The folks in Barnhart get this. Keith Stout, a local who services water wells in the area, told me earlier this summer he’d never seen so many wells go dry before. “We’ve never had this problem,” he said. “We’ve never run into this.” He attributed it mostly to drought but the area’s had droughts before. The kicker, he thinks, is the sudden proliferation of hydraulic fracturing in the area. “It’s like having a savings account—if you keep with drawing from it, it’s eventually gonna run out.”
Fifth, the area in and around Barnhardt, Texas is an area that is home to very heavy agricultural water usage that may well not be sustainable in the long run in such an arid part of the state. That’s not an attack on the ag industry (which my own family has been involved in for more than 100 years), that’s just a fact that water experts all over the state have long expressed concern about.
Barnhart is in Irion County, which is sheep and goat country, not “home to very heavy agricultural water usage.” In 2011, farmers used just 315 acre-feet of groundwater for irrigation, according to the Texas Water Development Board—that’s the equivalent of just 20 or so frack jobs (assuming 5 million gallons per hydraulic fracturing treatment). There are other parts of the state where ag and oil and gas compete for the same water resources, parts of the Eagle Ford Shale, for example. Blackmon is correct that irrigated agriculture’s contribution to groundwater depletion historically far outstrips that of fracking, though I’m not sure that obviates the immediate concerns.
Finally, many of the oil and gas operators in the Barnhardt [sic] area aren’t even taking water from the shallow underground reservoirs discussed in the first 3/4ths of the Guardian piece. They are instead drilling deeper wells, often into semi-brackish or brackish formations that are unsuitable for drinking or agricultural uses. Nowhere does the Guardian mention that reality.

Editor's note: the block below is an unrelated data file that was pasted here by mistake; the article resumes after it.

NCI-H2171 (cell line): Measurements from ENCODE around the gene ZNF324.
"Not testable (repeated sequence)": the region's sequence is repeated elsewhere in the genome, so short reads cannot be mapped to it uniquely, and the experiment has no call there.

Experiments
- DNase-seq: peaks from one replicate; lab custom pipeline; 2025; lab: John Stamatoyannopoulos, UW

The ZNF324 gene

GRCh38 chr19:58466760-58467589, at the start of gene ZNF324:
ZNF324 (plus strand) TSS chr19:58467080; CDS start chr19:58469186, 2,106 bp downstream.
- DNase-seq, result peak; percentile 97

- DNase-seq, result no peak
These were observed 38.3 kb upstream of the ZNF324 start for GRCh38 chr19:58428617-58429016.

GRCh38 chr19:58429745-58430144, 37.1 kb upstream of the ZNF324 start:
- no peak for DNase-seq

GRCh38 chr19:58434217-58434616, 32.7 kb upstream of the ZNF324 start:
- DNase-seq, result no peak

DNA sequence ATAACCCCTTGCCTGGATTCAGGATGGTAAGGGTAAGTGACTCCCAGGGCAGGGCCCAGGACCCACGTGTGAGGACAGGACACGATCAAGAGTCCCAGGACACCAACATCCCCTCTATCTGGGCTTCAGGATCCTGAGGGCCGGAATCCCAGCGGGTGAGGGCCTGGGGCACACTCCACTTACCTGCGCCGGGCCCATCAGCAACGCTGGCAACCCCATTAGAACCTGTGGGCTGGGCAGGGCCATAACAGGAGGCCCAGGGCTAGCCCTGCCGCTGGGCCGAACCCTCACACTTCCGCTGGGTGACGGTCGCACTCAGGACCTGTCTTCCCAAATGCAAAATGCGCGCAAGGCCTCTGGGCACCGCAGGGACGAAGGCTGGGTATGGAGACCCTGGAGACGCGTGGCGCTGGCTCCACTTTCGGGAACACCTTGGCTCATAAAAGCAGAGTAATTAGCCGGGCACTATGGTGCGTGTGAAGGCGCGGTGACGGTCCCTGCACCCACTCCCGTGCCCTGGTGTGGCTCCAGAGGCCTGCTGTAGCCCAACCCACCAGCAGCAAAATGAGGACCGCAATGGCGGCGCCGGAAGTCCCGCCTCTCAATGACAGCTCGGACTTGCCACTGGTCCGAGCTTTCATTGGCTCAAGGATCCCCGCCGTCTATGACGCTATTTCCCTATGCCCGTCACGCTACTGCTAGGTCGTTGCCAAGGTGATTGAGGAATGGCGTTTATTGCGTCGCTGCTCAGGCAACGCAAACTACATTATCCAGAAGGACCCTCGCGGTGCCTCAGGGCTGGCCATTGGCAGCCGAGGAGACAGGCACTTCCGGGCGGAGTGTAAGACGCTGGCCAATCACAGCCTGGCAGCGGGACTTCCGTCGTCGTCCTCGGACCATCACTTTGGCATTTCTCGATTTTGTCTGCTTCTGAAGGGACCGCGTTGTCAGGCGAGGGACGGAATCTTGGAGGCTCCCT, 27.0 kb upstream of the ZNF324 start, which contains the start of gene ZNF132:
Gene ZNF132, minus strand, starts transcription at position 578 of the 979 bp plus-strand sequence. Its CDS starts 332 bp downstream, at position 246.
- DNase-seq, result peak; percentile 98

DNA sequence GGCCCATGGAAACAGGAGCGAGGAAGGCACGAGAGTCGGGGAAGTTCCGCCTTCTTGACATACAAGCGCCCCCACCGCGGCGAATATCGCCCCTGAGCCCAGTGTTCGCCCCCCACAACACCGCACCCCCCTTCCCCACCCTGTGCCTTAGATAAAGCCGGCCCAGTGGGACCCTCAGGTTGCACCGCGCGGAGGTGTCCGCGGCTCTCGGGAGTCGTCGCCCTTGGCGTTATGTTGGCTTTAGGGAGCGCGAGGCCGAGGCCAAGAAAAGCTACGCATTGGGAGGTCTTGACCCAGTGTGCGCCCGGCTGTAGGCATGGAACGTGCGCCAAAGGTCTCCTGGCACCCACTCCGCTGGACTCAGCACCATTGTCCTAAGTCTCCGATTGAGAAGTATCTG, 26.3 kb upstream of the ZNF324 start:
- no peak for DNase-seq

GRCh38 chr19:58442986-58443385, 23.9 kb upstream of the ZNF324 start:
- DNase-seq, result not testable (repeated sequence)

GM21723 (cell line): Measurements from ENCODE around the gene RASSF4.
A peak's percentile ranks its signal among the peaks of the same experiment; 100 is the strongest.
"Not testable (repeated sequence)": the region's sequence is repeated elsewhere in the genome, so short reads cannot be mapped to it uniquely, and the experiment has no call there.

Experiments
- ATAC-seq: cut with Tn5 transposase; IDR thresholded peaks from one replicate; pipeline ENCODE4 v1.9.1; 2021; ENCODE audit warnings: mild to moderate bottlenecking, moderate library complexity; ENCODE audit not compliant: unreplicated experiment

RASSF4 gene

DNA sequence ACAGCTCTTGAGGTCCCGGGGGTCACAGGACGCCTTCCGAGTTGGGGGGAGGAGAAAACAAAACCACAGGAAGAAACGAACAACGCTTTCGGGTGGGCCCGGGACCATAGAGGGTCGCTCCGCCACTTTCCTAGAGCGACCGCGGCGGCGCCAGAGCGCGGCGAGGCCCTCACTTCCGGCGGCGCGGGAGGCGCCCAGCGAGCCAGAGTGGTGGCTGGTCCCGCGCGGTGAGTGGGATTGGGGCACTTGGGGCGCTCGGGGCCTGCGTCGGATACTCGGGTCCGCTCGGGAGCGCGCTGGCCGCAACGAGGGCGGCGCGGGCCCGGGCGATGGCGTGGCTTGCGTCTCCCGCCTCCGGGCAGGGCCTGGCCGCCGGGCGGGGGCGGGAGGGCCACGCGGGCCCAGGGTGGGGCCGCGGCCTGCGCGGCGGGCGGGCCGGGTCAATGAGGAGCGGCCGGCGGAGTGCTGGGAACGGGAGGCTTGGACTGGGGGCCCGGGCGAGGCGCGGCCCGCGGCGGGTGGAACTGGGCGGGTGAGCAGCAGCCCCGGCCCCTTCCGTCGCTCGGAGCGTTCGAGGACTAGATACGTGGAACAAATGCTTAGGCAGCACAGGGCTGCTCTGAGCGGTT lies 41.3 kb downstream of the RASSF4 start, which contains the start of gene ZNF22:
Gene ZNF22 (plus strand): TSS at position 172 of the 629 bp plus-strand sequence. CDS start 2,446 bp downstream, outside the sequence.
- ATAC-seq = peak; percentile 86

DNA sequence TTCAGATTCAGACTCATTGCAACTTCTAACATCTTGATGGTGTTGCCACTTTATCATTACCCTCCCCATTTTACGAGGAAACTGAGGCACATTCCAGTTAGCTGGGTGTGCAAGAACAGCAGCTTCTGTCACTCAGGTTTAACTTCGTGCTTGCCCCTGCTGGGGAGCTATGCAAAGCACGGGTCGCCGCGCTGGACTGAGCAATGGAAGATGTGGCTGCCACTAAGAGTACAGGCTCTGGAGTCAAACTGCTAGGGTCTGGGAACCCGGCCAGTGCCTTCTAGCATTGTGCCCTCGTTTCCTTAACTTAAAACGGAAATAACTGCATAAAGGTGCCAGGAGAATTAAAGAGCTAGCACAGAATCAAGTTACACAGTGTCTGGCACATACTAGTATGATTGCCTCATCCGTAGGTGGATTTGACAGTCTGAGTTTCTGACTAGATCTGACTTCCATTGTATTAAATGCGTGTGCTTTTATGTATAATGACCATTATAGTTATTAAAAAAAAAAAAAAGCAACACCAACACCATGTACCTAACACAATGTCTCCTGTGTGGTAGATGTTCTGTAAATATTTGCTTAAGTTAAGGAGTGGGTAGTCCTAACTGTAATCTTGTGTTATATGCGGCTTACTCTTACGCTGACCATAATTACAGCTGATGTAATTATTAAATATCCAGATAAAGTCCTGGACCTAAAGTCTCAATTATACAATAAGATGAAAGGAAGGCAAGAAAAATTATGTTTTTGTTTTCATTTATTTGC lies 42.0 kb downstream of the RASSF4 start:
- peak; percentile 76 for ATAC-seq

This is a valid point and I really wish we had better data on the source of water used in fracking. The best estimates come from a 2011-2012 UT-Austin study. For the sector of the Permian Basin around Midland the authors estimated that roughly 30 percent of the water used in fracking was brackish. About 68 percent was freshwater. They project that brackish water use will grow alongside a ramp-up in production but freshwater use will remain “fairly stable” at 10-15,000 acre-feet per year.
Blackmon is certainly cognizant that the status quo is not going to fly and is likely an invitation for more regulation.
So in order to maintain the public’s confidence and ultimately its license to operate, the industry is obligated to continue to find ways to conserve and recycle water, along with creative ways to source it.
Fortunately, a lot of very smart people at many of the industry’s most innovative companies are involved in doing exactly that.
Trust us—we shall see if that cuts it.